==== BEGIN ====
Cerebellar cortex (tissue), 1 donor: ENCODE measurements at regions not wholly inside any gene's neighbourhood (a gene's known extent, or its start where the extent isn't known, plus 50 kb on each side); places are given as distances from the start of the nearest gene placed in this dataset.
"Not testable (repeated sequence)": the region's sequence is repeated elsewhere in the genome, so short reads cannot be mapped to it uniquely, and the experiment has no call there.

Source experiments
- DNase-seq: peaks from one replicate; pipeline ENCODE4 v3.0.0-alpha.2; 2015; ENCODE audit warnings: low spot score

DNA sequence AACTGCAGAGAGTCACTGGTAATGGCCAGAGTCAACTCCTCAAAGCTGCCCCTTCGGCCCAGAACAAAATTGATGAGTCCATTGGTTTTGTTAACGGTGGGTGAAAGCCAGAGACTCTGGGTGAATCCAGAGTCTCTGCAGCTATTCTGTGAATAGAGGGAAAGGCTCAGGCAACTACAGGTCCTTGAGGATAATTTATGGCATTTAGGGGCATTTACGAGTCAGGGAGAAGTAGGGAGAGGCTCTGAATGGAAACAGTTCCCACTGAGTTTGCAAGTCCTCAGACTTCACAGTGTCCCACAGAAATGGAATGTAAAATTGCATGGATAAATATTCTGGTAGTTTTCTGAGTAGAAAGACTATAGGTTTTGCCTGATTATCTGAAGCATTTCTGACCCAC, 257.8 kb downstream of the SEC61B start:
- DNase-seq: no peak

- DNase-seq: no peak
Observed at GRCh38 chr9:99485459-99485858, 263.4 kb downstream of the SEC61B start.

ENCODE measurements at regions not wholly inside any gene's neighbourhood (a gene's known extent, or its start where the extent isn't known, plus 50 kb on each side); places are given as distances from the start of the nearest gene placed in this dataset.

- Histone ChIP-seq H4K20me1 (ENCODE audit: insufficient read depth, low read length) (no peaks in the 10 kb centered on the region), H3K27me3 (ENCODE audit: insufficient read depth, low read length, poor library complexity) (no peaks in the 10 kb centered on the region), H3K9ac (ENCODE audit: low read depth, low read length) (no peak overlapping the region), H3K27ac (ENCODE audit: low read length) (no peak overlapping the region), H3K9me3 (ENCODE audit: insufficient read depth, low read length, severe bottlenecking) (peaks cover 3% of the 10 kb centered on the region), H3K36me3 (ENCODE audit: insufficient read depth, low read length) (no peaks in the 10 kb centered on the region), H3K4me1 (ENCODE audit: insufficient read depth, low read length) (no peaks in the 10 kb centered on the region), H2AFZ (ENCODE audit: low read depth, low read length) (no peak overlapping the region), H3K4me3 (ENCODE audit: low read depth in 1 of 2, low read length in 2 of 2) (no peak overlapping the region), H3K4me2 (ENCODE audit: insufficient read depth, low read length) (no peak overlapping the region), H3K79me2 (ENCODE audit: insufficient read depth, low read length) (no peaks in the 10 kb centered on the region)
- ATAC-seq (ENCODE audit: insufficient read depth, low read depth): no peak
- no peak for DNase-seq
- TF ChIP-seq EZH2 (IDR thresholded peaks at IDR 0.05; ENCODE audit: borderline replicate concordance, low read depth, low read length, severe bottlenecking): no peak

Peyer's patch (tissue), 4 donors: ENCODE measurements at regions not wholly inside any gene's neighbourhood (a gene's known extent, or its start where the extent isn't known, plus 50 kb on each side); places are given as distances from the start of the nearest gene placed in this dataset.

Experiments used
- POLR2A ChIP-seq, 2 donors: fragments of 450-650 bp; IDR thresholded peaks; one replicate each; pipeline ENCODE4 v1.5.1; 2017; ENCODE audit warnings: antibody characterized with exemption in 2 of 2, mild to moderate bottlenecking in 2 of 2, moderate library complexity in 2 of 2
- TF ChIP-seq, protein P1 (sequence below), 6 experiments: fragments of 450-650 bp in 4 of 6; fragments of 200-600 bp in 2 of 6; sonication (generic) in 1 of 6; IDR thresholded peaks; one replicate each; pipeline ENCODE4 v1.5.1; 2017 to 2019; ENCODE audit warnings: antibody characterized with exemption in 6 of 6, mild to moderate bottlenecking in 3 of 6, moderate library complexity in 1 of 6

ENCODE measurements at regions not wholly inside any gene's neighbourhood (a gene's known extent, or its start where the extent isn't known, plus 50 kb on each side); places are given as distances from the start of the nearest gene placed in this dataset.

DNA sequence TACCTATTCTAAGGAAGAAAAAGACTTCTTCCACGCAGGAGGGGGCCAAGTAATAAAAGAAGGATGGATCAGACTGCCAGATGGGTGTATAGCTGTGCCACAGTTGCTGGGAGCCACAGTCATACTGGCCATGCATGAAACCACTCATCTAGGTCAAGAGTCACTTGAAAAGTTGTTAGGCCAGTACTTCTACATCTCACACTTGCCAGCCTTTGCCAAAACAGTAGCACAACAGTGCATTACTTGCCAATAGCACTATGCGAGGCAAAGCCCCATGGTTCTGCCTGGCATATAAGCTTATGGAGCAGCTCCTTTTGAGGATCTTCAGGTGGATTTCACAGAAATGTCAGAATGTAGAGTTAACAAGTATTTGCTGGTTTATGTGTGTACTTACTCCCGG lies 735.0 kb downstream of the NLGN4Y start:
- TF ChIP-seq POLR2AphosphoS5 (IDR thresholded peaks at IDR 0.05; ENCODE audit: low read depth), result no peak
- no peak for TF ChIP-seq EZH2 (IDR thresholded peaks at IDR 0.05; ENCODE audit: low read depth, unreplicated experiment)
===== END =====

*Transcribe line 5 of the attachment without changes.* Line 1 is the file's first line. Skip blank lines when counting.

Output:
DNA sequence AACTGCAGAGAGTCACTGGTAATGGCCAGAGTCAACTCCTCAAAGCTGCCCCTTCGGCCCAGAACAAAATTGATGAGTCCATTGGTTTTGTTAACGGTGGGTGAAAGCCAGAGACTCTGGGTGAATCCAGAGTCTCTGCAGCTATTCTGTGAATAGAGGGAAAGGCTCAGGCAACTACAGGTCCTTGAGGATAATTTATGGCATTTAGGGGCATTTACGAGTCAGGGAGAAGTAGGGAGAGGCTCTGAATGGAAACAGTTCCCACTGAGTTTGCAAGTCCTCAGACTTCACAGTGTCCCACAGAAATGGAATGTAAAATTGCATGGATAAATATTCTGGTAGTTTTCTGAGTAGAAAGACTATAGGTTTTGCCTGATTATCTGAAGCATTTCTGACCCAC, 257.8 kb downstream of the SEC61B start: